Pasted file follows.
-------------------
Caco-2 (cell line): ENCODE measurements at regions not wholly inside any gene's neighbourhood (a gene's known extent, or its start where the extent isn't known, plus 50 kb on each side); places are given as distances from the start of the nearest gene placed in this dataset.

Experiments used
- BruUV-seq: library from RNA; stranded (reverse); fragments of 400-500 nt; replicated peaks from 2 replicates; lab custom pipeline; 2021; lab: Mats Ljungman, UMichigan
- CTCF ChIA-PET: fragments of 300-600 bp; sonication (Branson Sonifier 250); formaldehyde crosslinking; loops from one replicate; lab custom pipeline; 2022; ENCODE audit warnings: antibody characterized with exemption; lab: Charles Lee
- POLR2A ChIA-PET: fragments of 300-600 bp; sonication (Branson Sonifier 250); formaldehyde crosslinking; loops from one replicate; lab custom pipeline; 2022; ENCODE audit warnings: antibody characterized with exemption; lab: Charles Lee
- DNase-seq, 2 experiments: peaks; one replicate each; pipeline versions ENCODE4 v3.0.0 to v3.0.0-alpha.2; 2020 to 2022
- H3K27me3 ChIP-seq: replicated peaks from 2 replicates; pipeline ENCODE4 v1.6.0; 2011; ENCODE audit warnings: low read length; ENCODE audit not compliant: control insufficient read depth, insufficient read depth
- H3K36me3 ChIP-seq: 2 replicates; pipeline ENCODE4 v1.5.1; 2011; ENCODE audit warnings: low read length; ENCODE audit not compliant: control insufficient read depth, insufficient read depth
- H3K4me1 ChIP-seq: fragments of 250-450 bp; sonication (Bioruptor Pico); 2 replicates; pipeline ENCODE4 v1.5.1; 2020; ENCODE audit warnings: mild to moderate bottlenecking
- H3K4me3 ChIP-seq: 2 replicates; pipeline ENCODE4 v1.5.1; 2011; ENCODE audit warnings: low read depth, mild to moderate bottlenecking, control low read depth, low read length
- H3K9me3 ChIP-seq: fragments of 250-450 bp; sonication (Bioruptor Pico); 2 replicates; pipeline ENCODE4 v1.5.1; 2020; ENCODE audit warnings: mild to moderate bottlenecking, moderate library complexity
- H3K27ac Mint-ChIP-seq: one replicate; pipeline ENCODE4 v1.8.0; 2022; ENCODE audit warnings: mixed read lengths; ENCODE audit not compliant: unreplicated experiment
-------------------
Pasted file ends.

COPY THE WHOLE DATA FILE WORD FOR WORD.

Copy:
Caco-2 (cell line): ENCODE measurements at regions not wholly inside any gene's neighbourhood (a gene's known extent, or its start where the extent isn't known, plus 50 kb on each side); places are given as distances from the start of the nearest gene placed in this dataset.

Experiments used
- BruUV-seq: library from RNA; stranded (reverse); fragments of 400-500 nt; replicated peaks from 2 replicates; lab custom pipeline; 2021; lab: Mats Ljungman, UMichigan
- CTCF ChIA-PET: fragments of 300-600 bp; sonication (Branson Sonifier 250); formaldehyde crosslinking; loops from one replicate; lab custom pipeline; 2022; ENCODE audit warnings: antibody characterized with exemption; lab: Charles Lee
- POLR2A ChIA-PET: fragments of 300-600 bp; sonication (Branson Sonifier 250); formaldehyde crosslinking; loops from one replicate; lab custom pipeline; 2022; ENCODE audit warnings: antibody characterized with exemption; lab: Charles Lee
- DNase-seq, 2 experiments: peaks; one replicate each; pipeline versions ENCODE4 v3.0.0 to v3.0.0-alpha.2; 2020 to 2022
- H3K27me3 ChIP-seq: replicated peaks from 2 replicates; pipeline ENCODE4 v1.6.0; 2011; ENCODE audit warnings: low read length; ENCODE audit not compliant: control insufficient read depth, insufficient read depth
- H3K36me3 ChIP-seq: 2 replicates; pipeline ENCODE4 v1.5.1; 2011; ENCODE audit warnings: low read length; ENCODE audit not compliant: control insufficient read depth, insufficient read depth
- H3K4me1 ChIP-seq: fragments of 250-450 bp; sonication (Bioruptor Pico); 2 replicates; pipeline ENCODE4 v1.5.1; 2020; ENCODE audit warnings: mild to moderate bottlenecking
- H3K4me3 ChIP-seq: 2 replicates; pipeline ENCODE4 v1.5.1; 2011; ENCODE audit warnings: low read depth, mild to moderate bottlenecking, control low read depth, low read length
- H3K9me3 ChIP-seq: fragments of 250-450 bp; sonication (Bioruptor Pico); 2 replicates; pipeline ENCODE4 v1.5.1; 2020; ENCODE audit warnings: mild to moderate bottlenecking, moderate library complexity
- H3K27ac Mint-ChIP-seq: one replicate; pipeline ENCODE4 v1.8.0; 2022; ENCODE audit warnings: mixed read lengths; ENCODE audit not compliant: unreplicated experiment